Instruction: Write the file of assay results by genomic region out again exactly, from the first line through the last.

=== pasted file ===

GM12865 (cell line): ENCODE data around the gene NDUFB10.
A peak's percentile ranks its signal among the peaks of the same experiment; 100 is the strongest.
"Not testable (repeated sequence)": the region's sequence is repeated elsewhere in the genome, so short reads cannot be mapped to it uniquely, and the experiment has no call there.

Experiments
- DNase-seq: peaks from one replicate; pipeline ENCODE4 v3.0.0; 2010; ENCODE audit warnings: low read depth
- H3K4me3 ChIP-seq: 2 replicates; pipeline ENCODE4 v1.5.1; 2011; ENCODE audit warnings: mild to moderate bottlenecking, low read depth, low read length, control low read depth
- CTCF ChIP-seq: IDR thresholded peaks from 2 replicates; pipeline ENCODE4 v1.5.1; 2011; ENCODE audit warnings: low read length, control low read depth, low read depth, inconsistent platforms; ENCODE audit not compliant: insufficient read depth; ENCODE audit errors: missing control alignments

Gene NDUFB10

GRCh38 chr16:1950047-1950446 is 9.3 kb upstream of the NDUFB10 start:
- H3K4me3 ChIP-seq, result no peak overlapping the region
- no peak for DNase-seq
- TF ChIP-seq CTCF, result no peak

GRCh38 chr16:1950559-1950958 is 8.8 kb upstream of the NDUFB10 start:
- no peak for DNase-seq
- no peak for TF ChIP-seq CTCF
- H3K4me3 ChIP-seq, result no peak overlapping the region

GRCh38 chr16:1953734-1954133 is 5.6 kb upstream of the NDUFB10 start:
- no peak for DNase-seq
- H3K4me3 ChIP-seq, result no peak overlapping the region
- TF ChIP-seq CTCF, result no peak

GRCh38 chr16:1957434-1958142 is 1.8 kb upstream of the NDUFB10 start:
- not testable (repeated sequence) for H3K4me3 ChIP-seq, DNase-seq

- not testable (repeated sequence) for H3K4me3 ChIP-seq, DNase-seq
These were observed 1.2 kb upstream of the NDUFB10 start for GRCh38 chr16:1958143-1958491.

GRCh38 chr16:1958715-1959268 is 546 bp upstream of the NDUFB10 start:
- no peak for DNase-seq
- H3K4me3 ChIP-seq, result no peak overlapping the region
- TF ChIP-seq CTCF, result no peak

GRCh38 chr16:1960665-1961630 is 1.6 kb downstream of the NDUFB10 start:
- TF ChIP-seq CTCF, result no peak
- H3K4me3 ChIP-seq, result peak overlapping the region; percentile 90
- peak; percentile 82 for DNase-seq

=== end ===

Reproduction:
GM12865 (cell line): ENCODE data around the gene NDUFB10.
A peak's percentile ranks its signal among the peaks of the same experiment; 100 is the strongest.
"Not testable (repeated sequence)": the region's sequence is repeated elsewhere in the genome, so short reads cannot be mapped to it uniquely, and the experiment has no call there.

Experiments
- DNase-seq: peaks from one replicate; pipeline ENCODE4 v3.0.0; 2010; ENCODE audit warnings: low read depth
- H3K4me3 ChIP-seq: 2 replicates; pipeline ENCODE4 v1.5.1; 2011; ENCODE audit warnings: mild to moderate bottlenecking, low read depth, low read length, control low read depth
- CTCF ChIP-seq: IDR thresholded peaks from 2 replicates; pipeline ENCODE4 v1.5.1; 2011; ENCODE audit warnings: low read length, control low read depth, low read depth, inconsistent platforms; ENCODE audit not compliant: insufficient read depth; ENCODE audit errors: missing control alignments

Gene NDUFB10

GRCh38 chr16:1950047-1950446 is 9.3 kb upstream of the NDUFB10 start:
- H3K4me3 ChIP-seq, result no peak overlapping the region
- no peak for DNase-seq
- TF ChIP-seq CTCF, result no peak

GRCh38 chr16:1950559-1950958 is 8.8 kb upstream of the NDUFB10 start:
- no peak for DNase-seq
- no peak for TF ChIP-seq CTCF
- H3K4me3 ChIP-seq, result no peak overlapping the region

GRCh38 chr16:1953734-1954133 is 5.6 kb upstream of the NDUFB10 start:
- no peak for DNase-seq
- H3K4me3 ChIP-seq, result no peak overlapping the region
- TF ChIP-seq CTCF, result no peak

GRCh38 chr16:1957434-1958142 is 1.8 kb upstream of the NDUFB10 start:
- not testable (repeated sequence) for H3K4me3 ChIP-seq, DNase-seq

- not testable (repeated sequence) for H3K4me3 ChIP-seq, DNase-seq
These were observed 1.2 kb upstream of the NDUFB10 start for GRCh38 chr16:1958143-1958491.

GRCh38 chr16:1958715-1959268 is 546 bp upstream of the NDUFB10 start:
- no peak for DNase-seq
- H3K4me3 ChIP-seq, result no peak overlapping the region
- TF ChIP-seq CTCF, result no peak

GRCh38 chr16:1960665-1961630 is 1.6 kb downstream of the NDUFB10 start:
- TF ChIP-seq CTCF, result no peak
- H3K4me3 ChIP-seq, result peak overlapping the region; percentile 90
- peak; percentile 82 for DNase-seq